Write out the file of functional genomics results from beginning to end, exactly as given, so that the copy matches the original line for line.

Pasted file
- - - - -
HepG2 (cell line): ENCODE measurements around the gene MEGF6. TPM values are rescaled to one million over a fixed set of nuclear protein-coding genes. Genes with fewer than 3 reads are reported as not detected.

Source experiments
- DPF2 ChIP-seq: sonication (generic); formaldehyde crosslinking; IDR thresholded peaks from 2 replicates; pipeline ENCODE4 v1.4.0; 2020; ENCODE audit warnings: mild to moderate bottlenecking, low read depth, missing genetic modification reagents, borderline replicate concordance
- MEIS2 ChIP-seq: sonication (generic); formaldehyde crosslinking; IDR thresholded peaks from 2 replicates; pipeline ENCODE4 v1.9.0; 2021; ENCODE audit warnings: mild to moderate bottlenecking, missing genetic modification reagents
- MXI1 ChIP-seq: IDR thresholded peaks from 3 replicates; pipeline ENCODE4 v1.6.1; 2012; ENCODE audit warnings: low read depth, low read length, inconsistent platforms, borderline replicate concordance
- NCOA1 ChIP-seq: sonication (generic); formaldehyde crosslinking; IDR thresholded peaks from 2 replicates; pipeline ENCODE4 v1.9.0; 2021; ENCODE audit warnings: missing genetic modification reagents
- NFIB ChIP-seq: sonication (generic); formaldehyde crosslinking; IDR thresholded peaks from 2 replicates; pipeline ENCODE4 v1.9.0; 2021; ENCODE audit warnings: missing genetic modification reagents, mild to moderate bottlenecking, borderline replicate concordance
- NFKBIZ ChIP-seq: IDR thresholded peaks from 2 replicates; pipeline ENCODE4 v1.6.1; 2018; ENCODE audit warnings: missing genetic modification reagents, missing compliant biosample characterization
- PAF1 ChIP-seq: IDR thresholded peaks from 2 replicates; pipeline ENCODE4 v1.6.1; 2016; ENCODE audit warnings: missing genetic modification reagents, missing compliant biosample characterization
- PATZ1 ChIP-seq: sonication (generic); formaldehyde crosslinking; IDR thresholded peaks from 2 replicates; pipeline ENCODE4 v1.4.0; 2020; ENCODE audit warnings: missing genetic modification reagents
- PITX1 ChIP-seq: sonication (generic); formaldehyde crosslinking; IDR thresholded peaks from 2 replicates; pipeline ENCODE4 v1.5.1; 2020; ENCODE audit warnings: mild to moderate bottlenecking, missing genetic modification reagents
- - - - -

HepG2 (cell line): ENCODE measurements around the gene MEGF6. TPM values are rescaled to one million over a fixed set of nuclear protein-coding genes. Genes with fewer than 3 reads are reported as not detected.

Source experiments
- DPF2 ChIP-seq: sonication (generic); formaldehyde crosslinking; IDR thresholded peaks from 2 replicates; pipeline ENCODE4 v1.4.0; 2020; ENCODE audit warnings: mild to moderate bottlenecking, low read depth, missing genetic modification reagents, borderline replicate concordance
- MEIS2 ChIP-seq: sonication (generic); formaldehyde crosslinking; IDR thresholded peaks from 2 replicates; pipeline ENCODE4 v1.9.0; 2021; ENCODE audit warnings: mild to moderate bottlenecking, missing genetic modification reagents
- MXI1 ChIP-seq: IDR thresholded peaks from 3 replicates; pipeline ENCODE4 v1.6.1; 2012; ENCODE audit warnings: low read depth, low read length, inconsistent platforms, borderline replicate concordance
- NCOA1 ChIP-seq: sonication (generic); formaldehyde crosslinking; IDR thresholded peaks from 2 replicates; pipeline ENCODE4 v1.9.0; 2021; ENCODE audit warnings: missing genetic modification reagents
- NFIB ChIP-seq: sonication (generic); formaldehyde crosslinking; IDR thresholded peaks from 2 replicates; pipeline ENCODE4 v1.9.0; 2021; ENCODE audit warnings: missing genetic modification reagents, mild to moderate bottlenecking, borderline replicate concordance
- NFKBIZ ChIP-seq: IDR thresholded peaks from 2 replicates; pipeline ENCODE4 v1.6.1; 2018; ENCODE audit warnings: missing genetic modification reagents, missing compliant biosample characterization
- PAF1 ChIP-seq: IDR thresholded peaks from 2 replicates; pipeline ENCODE4 v1.6.1; 2016; ENCODE audit warnings: missing genetic modification reagents, missing compliant biosample characterization
- PATZ1 ChIP-seq: sonication (generic); formaldehyde crosslinking; IDR thresholded peaks from 2 replicates; pipeline ENCODE4 v1.4.0; 2020; ENCODE audit warnings: missing genetic modification reagents
- PITX1 ChIP-seq: sonication (generic); formaldehyde crosslinking; IDR thresholded peaks from 2 replicates; pipeline ENCODE4 v1.5.1; 2020; ENCODE audit warnings: mild to moderate bottlenecking, missing genetic modification reagents